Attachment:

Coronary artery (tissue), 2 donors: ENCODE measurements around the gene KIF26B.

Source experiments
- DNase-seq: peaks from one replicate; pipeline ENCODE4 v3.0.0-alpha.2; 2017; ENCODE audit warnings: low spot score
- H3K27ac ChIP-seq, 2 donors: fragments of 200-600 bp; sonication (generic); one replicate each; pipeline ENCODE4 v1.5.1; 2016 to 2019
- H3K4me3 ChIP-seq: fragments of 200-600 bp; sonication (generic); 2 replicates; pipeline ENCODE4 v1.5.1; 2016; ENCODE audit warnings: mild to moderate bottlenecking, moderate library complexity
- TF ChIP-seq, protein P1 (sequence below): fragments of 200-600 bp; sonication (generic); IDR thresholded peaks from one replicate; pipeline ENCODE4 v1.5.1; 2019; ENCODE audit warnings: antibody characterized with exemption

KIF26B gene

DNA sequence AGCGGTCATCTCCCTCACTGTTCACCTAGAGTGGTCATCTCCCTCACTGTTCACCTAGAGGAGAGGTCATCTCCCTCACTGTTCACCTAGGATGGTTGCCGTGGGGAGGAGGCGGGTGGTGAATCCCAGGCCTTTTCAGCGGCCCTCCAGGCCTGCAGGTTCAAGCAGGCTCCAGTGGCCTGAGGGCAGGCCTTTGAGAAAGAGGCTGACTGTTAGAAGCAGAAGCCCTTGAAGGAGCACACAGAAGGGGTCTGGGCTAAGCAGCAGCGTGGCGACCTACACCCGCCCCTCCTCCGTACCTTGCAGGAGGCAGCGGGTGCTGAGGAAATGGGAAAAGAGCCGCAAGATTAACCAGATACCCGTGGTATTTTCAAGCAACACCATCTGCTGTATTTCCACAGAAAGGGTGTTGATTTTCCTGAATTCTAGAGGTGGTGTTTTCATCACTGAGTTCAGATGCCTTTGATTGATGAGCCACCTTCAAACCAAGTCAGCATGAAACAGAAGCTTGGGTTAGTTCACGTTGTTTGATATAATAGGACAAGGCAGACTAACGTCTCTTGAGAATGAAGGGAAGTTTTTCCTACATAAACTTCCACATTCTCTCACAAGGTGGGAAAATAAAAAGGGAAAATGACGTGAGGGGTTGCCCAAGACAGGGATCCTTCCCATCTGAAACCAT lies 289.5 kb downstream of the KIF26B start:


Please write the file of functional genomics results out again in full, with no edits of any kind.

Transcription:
Coronary artery (tissue), 2 donors: ENCODE measurements around the gene KIF26B.

Source experiments
- DNase-seq: peaks from one replicate; pipeline ENCODE4 v3.0.0-alpha.2; 2017; ENCODE audit warnings: low spot score
- H3K27ac ChIP-seq, 2 donors: fragments of 200-600 bp; sonication (generic); one replicate each; pipeline ENCODE4 v1.5.1; 2016 to 2019
- H3K4me3 ChIP-seq: fragments of 200-600 bp; sonication (generic); 2 replicates; pipeline ENCODE4 v1.5.1; 2016; ENCODE audit warnings: mild to moderate bottlenecking, moderate library complexity
- TF ChIP-seq, protein P1 (sequence below): fragments of 200-600 bp; sonication (generic); IDR thresholded peaks from one replicate; pipeline ENCODE4 v1.5.1; 2019; ENCODE audit warnings: antibody characterized with exemption

KIF26B gene

DNA sequence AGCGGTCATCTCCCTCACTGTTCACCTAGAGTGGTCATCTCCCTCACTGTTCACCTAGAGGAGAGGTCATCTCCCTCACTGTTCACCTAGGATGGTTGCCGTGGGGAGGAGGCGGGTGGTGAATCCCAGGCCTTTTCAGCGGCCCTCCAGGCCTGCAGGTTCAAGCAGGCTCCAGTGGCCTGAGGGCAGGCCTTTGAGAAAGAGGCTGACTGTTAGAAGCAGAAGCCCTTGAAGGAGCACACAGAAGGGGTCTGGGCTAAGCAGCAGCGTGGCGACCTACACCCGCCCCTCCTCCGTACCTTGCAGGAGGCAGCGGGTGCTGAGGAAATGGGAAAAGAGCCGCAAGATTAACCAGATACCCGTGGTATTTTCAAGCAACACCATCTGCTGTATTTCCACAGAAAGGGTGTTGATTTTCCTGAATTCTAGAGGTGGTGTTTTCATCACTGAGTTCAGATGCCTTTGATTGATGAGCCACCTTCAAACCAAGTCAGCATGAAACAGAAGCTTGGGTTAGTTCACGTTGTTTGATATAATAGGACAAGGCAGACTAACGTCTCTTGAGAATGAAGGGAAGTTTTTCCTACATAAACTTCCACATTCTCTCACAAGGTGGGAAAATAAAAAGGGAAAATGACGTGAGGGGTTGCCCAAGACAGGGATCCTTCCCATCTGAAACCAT lies 289.5 kb downstream of the KIF26B start: